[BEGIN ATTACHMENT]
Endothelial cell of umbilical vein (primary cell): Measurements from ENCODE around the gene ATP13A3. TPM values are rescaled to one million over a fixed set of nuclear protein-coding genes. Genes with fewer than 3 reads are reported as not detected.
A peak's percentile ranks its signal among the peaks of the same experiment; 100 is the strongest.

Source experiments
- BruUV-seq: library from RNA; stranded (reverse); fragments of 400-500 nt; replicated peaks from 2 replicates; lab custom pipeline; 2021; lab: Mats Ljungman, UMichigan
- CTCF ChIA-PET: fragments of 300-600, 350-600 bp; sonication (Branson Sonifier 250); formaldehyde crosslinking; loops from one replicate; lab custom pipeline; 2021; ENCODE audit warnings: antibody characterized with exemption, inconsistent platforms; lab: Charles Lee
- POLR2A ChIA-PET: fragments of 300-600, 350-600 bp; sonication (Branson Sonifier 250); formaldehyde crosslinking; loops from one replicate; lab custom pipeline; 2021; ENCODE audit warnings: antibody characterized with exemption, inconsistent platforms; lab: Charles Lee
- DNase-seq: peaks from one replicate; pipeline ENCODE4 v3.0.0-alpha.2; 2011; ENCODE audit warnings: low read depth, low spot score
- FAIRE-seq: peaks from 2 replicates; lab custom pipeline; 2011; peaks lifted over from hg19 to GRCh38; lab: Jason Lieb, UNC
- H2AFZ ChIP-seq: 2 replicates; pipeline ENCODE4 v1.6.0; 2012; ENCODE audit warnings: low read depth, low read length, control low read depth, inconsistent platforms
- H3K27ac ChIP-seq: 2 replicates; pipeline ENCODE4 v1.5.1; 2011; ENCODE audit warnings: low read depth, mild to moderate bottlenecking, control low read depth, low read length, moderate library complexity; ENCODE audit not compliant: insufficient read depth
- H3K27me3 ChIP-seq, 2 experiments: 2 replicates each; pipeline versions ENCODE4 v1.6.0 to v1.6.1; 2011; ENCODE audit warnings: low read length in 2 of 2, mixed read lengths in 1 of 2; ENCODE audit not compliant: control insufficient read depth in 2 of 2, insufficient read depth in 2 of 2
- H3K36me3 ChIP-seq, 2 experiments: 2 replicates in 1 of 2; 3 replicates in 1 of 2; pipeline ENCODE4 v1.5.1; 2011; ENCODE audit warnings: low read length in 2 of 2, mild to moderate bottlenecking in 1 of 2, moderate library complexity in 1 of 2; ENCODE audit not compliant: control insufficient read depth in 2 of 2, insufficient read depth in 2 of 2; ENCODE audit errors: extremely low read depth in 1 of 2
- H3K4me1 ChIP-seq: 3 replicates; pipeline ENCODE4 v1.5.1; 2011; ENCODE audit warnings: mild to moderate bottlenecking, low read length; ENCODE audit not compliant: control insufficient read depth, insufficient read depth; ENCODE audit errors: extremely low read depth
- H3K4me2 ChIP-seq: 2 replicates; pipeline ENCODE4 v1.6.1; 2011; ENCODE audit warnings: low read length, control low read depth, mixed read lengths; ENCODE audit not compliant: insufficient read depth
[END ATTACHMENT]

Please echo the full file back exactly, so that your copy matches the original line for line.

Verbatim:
Endothelial cell of umbilical vein (primary cell): Measurements from ENCODE around the gene ATP13A3. TPM values are rescaled to one million over a fixed set of nuclear protein-coding genes. Genes with fewer than 3 reads are reported as not detected.
A peak's percentile ranks its signal among the peaks of the same experiment; 100 is the strongest.

Source experiments
- BruUV-seq: library from RNA; stranded (reverse); fragments of 400-500 nt; replicated peaks from 2 replicates; lab custom pipeline; 2021; lab: Mats Ljungman, UMichigan
- CTCF ChIA-PET: fragments of 300-600, 350-600 bp; sonication (Branson Sonifier 250); formaldehyde crosslinking; loops from one replicate; lab custom pipeline; 2021; ENCODE audit warnings: antibody characterized with exemption, inconsistent platforms; lab: Charles Lee
- POLR2A ChIA-PET: fragments of 300-600, 350-600 bp; sonication (Branson Sonifier 250); formaldehyde crosslinking; loops from one replicate; lab custom pipeline; 2021; ENCODE audit warnings: antibody characterized with exemption, inconsistent platforms; lab: Charles Lee
- DNase-seq: peaks from one replicate; pipeline ENCODE4 v3.0.0-alpha.2; 2011; ENCODE audit warnings: low read depth, low spot score
- FAIRE-seq: peaks from 2 replicates; lab custom pipeline; 2011; peaks lifted over from hg19 to GRCh38; lab: Jason Lieb, UNC
- H2AFZ ChIP-seq: 2 replicates; pipeline ENCODE4 v1.6.0; 2012; ENCODE audit warnings: low read depth, low read length, control low read depth, inconsistent platforms
- H3K27ac ChIP-seq: 2 replicates; pipeline ENCODE4 v1.5.1; 2011; ENCODE audit warnings: low read depth, mild to moderate bottlenecking, control low read depth, low read length, moderate library complexity; ENCODE audit not compliant: insufficient read depth
- H3K27me3 ChIP-seq, 2 experiments: 2 replicates each; pipeline versions ENCODE4 v1.6.0 to v1.6.1; 2011; ENCODE audit warnings: low read length in 2 of 2, mixed read lengths in 1 of 2; ENCODE audit not compliant: control insufficient read depth in 2 of 2, insufficient read depth in 2 of 2
- H3K36me3 ChIP-seq, 2 experiments: 2 replicates in 1 of 2; 3 replicates in 1 of 2; pipeline ENCODE4 v1.5.1; 2011; ENCODE audit warnings: low read length in 2 of 2, mild to moderate bottlenecking in 1 of 2, moderate library complexity in 1 of 2; ENCODE audit not compliant: control insufficient read depth in 2 of 2, insufficient read depth in 2 of 2; ENCODE audit errors: extremely low read depth in 1 of 2
- H3K4me1 ChIP-seq: 3 replicates; pipeline ENCODE4 v1.5.1; 2011; ENCODE audit warnings: mild to moderate bottlenecking, low read length; ENCODE audit not compliant: control insufficient read depth, insufficient read depth; ENCODE audit errors: extremely low read depth
- H3K4me2 ChIP-seq: 2 replicates; pipeline ENCODE4 v1.6.1; 2011; ENCODE audit warnings: low read length, control low read depth, mixed read lengths; ENCODE audit not compliant: insufficient read depth